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5 / 06

#582 “Judge Not. . . .”

June 10, 2018
Q

Dear Dr. Craig,

Though I'm a mere faint-hearted deist, I greatly admire you as a philosopher and enjoy your work. I hope you write a rich autobiography one day!

Recently, I unintentionally upset my Christian friend. He’d been telling me that, because judging people is always wrong, one ought never to judge people, reciting triumphantly part of Luke 6:37 from the Knox Bible: “Judge nobody, and you will not be judged." I took my friend to be implicitly claiming that one of the moral duties of a Christian is to never judge anybody. And I upset him by arguing thus:

(1) If, according to Christianity, it is always wrong for a Christian to judge people, then it’s not the case that one of the logical consequences of Christian belief is the judgement that Satanists qua Satanists are sinning against God.

(2) But one of the logical consequences of Christian belief is indeed the judgement that Satanists qua Satanists are sinning against God.

(3) ∴ It’s not always wrong for a Christian to judge people.

When I said all this to my friend, he became offended and wouldn’t talk to me about the matter any further. A sign, I felt, of the power of my argument. But according to Christianity, is judging people always wrong? I can’t see how I’m mistaken, but I’d be grateful if you demonstrated how I am.

Sincerely,

Michael

United States

Dr. craig’s response


A

I don’t think you are mistaken, Michael, and your silly Christian friend’s petulant reaction is, indeed, testimony to the power of your argument, or at least to your friend’s inability to refute it.

As I read your message, I actually thought you were going to offer an even more powerful version of your argument, namely, that the statement “judging people is always wrong” is itself a moral judgement, such that anyone who judges another must be judged to be morally wrong. Your friend’s claim is thus self-refuting. You needn’t turn to the example of Satanists; just use your friend’s own statement to show that he’s trapped by his own claim into making moral judgements about other people. He judges judgemental people!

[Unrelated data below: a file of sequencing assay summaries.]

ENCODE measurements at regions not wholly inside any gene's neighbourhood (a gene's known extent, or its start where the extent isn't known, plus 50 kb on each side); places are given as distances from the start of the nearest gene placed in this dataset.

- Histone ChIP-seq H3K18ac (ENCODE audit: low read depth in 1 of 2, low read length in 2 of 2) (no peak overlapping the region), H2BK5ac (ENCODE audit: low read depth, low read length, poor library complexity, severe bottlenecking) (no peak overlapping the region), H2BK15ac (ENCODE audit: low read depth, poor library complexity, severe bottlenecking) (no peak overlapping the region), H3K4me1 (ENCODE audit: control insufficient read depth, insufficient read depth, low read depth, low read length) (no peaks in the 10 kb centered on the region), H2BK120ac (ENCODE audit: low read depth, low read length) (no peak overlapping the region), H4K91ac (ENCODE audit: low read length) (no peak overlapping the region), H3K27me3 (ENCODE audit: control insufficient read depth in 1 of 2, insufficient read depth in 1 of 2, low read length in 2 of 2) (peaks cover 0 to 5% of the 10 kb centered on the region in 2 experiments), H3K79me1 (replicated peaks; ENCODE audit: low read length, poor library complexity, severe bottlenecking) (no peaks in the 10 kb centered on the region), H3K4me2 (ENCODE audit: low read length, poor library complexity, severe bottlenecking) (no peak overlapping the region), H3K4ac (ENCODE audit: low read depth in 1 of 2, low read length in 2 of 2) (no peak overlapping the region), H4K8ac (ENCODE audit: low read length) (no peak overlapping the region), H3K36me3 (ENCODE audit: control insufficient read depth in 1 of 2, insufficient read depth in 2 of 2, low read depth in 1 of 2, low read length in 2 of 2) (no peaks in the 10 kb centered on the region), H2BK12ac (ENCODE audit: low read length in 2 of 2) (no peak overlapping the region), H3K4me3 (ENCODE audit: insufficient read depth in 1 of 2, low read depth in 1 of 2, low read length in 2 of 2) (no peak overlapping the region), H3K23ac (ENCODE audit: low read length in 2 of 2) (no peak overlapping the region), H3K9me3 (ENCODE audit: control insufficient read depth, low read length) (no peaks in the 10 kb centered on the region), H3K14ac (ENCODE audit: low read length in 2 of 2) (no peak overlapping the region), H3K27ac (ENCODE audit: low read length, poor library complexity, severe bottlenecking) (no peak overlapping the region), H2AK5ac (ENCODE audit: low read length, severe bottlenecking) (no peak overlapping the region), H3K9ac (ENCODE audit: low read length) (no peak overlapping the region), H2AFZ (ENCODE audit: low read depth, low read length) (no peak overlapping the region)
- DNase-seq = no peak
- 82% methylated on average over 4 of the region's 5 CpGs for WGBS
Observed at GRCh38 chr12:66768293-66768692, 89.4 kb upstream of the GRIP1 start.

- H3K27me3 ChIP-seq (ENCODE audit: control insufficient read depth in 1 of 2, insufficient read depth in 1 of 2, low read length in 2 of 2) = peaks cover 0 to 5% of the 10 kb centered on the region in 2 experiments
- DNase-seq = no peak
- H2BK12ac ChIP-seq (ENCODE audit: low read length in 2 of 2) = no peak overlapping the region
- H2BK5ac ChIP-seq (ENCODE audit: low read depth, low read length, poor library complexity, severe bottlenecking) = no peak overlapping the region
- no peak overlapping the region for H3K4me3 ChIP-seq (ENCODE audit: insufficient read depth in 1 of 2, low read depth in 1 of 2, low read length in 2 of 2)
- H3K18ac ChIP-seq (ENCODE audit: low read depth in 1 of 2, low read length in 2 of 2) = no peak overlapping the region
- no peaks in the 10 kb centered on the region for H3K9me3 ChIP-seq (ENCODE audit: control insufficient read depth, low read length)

So was Jesus caught in making self-defeating claims?  Hardly!  Jesus’ own harsh condemnation of the Pharisees shows that he was willing to make moral judgements about other people. Jesus’ teaching, when read in the context of the Sermon on the Mount, makes it evident that he is condemning people who are all-too-ready to point out the sins and shortcomings of others while blind to their own failures:

“Judge not, that you be not judged.  For with the judgment you pronounce you will be judged, and the measure you give will be the measure you get. Why do you see the speck that is in your brother’s eye, but do not notice the log that is in your own eye? Or how can you say to your brother, ‘Let me take the speck out of your eye,’ when there is the log in your own eye?  You hypocrite, first take the log out of your own eye, and then you will see clearly to take the speck out of your brother’s eye.” (Matthew 7.1-5)

It’s evident that Jesus is teaching his disciples not to be self-righteous hypocrites who (like the Pharisees!) look down their noses at others, going about with a condemnatory attitude, thinking they’re better than everyone else, while ignoring their own shortcomings. Notice, too, that Jesus says that after you’ve removed the log from your own eye, then you’ll be able to help remove the speck from your brother’s eye, thereby implying that you do properly judge your brother to have some shortcoming. You can make moral judgments without being a judgmental person.

- William Lane Craig